Classroom Points: Implement a point system, like punch cards, in which students can earn points for positive behavior or academic achievements and exchange them for rewards from a reward catalog.
Personalized Notes or Letters: Write personalized notes or letters to students’ parents, praising their child’s behavior or academic efforts. This teacher mail note set has pre-set options for you to select the positive behavior that students displayed.
Classroom Rewards that do not require spending money
These classroom reward ideas only require planning and effort, not money.
Verbal Praise: Simple and effective, praising students verbally in front of their peers can boost their self-esteem and encourage positive behavior or academic efforts.
Classroom Privileges: Offer privileges like sitting in a special chair, choosing the next class activity, or being the line leader for the day.
Extra Free Time: Allow students to have extra free time at the end of the day or during recess as a reward for good behavior or completing their tasks.
Homework Pass: Provide a homework pass that allows students to skip one assignment or get an extended deadline for a specific task.
Team Competitions: Divide the class into teams and reward the team with the most points, positive behavior, or academic improvement with a special activity or treat as a classroom reward.
Special Recognition Board: Have a board in the classroom where you display the names or pictures of students who demonstrate exceptional behavior or academic progress.
Positive Phone Call Home: Make a positive phone call to the parents or guardians of a well-behaved or academically successful student.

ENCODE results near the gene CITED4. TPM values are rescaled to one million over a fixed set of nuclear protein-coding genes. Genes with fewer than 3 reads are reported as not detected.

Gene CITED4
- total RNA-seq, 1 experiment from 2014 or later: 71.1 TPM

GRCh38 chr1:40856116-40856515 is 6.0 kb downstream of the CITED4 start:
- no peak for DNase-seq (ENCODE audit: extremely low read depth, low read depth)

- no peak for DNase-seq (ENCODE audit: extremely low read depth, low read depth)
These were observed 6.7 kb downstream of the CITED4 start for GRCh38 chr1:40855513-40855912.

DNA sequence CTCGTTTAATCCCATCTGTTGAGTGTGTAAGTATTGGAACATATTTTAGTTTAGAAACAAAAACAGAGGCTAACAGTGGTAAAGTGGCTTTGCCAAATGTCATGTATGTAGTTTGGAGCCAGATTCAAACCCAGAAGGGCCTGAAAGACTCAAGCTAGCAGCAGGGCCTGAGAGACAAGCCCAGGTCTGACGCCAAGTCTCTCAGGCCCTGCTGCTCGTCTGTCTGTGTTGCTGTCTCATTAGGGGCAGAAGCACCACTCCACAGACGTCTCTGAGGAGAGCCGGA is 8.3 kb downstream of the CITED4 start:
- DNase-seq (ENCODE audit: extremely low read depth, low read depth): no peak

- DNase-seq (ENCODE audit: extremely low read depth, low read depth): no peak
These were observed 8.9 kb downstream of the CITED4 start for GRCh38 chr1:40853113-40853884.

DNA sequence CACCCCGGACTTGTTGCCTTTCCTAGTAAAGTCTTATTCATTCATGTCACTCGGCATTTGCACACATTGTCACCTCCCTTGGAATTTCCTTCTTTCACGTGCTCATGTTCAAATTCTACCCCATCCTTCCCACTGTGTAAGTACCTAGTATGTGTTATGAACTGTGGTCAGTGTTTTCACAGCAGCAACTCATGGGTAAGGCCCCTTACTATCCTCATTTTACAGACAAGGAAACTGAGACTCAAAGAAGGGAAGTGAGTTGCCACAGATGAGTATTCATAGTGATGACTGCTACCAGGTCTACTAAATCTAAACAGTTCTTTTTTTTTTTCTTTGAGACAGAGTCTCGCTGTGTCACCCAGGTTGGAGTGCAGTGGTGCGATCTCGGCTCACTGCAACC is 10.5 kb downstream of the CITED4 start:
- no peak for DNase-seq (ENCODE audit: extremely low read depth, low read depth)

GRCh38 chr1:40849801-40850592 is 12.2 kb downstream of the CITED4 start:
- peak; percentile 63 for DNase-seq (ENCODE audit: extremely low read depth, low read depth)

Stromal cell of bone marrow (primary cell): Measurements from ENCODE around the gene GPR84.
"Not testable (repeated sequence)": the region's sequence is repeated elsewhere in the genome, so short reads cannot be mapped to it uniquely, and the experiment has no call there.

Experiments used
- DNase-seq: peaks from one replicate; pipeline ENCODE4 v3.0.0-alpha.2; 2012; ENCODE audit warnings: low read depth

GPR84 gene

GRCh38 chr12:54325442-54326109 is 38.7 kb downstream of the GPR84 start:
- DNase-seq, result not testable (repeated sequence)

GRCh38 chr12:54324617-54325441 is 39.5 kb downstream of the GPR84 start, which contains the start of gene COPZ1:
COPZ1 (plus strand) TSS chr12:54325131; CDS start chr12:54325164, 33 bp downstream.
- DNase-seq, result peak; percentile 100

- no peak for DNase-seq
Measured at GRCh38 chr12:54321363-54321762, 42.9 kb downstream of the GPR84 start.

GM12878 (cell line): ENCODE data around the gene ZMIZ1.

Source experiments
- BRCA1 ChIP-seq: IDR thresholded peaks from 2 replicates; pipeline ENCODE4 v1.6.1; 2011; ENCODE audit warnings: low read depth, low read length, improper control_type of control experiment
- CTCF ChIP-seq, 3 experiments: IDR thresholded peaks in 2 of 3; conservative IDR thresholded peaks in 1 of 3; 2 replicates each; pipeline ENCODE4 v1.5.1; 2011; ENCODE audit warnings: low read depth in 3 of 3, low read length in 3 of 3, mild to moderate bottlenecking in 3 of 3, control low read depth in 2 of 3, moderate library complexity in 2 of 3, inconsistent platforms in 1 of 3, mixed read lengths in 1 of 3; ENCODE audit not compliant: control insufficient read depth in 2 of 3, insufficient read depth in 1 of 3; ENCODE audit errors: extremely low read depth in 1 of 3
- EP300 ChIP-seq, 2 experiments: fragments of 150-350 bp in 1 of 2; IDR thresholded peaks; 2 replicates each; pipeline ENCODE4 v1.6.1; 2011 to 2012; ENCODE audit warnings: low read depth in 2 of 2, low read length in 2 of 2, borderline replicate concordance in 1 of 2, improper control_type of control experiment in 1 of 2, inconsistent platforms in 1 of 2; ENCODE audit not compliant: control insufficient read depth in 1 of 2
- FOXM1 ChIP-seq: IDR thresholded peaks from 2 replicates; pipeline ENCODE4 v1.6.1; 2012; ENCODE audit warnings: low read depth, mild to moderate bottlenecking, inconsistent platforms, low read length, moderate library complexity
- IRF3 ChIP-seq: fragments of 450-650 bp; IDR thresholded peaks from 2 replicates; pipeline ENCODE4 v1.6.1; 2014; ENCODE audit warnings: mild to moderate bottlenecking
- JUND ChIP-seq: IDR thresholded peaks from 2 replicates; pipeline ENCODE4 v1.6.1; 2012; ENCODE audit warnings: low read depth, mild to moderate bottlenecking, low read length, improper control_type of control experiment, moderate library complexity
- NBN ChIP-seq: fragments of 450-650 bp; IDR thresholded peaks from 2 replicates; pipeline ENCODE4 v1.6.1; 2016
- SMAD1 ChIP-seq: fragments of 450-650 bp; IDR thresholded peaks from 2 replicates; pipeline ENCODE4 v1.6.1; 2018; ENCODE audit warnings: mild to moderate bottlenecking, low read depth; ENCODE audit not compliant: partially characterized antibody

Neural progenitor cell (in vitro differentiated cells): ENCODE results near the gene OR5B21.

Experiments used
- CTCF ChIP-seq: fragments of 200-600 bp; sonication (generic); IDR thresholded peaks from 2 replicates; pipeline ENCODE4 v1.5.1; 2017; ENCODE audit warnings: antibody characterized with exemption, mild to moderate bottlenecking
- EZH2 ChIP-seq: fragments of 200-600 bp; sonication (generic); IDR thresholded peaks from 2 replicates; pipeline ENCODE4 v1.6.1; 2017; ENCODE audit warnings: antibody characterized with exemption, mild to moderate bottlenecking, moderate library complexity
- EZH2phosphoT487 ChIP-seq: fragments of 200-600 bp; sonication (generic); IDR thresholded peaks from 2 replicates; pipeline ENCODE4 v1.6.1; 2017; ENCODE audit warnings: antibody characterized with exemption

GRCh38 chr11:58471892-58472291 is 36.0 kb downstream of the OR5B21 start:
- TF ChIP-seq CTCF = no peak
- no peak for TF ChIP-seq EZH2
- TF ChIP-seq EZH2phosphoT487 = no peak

Special Events: Organize special events or activities, such as a movie day, game day, or themed party, as a reward for the whole class.
Grand Gesture Classroom Rewards for Students
Chair of Honor: Each week, choose a different student to be seated at a designated honor desk that is called the ‘chair of honor’.
More ideas like this will be added as I find them.
How to store and organize classroom reward tokens
Tangible classroom rewards, like tokens, can be stored in classroom toolboxes, treasure boxes, rolling drawer carts, or plastic modular storage drawers. I created more blog posts about each type of storage for you to see examples of roller carts, drawer carts, plastic modular drawers, and how teachers are using them for classroom storage.
Flat classroom rewards like stickers and punch cards can be stored in pocket charts, or in zipper pouches within binders. It is explained in this tutorial post all about how teachers can store reward stickers. They can also be stored in the same ways that teachers store their bulletin board cutouts. See some examples in this blog post.
While classroom rewards can be motivating, they should not become the sole focus of a positive classroom environment. It’s crucial to continue fostering a culture of learning, growth, and intrinsic motivation where students understand the value of their efforts and progress. Additionally, make sure the rewards are fair and accessible to all students, regardless of their background or abilities.
More ideas for classroom rewards will be added as I find them. Do you have a new way to reward your students? If you have, please share about it in the comments. Teachers are the ones who innovate and think up the most creative solutions for their classrooms.
If you have any questions, you can ask me anything in the comments below.